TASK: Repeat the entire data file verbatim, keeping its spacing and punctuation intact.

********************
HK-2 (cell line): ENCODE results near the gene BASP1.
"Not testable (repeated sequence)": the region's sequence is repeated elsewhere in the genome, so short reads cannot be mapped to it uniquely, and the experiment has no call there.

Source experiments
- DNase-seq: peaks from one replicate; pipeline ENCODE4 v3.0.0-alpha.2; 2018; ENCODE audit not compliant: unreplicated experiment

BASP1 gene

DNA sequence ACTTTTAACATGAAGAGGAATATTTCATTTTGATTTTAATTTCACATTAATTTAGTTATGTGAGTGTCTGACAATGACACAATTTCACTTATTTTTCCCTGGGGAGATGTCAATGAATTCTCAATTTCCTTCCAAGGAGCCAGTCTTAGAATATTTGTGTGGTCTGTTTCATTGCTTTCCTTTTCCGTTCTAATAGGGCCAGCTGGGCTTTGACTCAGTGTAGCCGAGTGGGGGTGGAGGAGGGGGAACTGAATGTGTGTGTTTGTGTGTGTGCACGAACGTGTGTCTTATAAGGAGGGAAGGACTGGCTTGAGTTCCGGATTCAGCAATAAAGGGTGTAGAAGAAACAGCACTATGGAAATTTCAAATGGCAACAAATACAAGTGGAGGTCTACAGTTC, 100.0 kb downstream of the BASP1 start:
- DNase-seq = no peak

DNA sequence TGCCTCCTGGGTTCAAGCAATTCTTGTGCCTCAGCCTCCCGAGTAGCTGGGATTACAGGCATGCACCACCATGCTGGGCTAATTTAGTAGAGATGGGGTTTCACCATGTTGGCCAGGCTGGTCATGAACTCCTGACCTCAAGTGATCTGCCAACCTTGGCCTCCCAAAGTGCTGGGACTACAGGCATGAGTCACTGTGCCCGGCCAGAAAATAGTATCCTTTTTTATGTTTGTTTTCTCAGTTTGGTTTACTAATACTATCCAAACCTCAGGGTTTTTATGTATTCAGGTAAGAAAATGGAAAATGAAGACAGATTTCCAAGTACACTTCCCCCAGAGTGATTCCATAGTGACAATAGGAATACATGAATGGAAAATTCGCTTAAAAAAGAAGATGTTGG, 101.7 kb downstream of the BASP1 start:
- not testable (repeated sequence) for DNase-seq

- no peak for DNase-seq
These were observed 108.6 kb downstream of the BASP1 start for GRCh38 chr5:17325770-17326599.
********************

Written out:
HK-2 (cell line): ENCODE results near the gene BASP1.
"Not testable (repeated sequence)": the region's sequence is repeated elsewhere in the genome, so short reads cannot be mapped to it uniquely, and the experiment has no call there.

Source experiments
- DNase-seq: peaks from one replicate; pipeline ENCODE4 v3.0.0-alpha.2; 2018; ENCODE audit not compliant: unreplicated experiment

BASP1 gene

DNA sequence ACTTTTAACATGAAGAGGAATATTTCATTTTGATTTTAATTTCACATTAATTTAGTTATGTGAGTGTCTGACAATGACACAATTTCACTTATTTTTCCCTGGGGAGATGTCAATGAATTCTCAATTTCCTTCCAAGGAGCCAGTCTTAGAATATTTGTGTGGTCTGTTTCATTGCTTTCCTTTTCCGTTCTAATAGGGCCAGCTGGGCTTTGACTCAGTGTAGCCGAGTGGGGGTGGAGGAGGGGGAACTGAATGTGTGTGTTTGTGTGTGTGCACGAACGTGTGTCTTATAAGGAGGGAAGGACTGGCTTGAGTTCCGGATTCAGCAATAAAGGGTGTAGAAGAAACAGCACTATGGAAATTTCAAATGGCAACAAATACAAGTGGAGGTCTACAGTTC, 100.0 kb downstream of the BASP1 start:
- DNase-seq = no peak

DNA sequence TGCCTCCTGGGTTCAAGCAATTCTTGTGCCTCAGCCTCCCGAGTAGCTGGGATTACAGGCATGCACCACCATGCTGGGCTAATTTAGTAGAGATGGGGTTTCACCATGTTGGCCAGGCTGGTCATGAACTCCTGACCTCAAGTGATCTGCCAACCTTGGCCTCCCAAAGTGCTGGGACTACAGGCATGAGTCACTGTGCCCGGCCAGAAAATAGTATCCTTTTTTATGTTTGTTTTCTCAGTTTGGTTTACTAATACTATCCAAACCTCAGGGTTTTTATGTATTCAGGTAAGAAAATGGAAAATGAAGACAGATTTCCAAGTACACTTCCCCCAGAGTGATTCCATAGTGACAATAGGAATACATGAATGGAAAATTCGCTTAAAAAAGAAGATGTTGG, 101.7 kb downstream of the BASP1 start:
- not testable (repeated sequence) for DNase-seq

- no peak for DNase-seq
These were observed 108.6 kb downstream of the BASP1 start for GRCh38 chr5:17325770-17326599.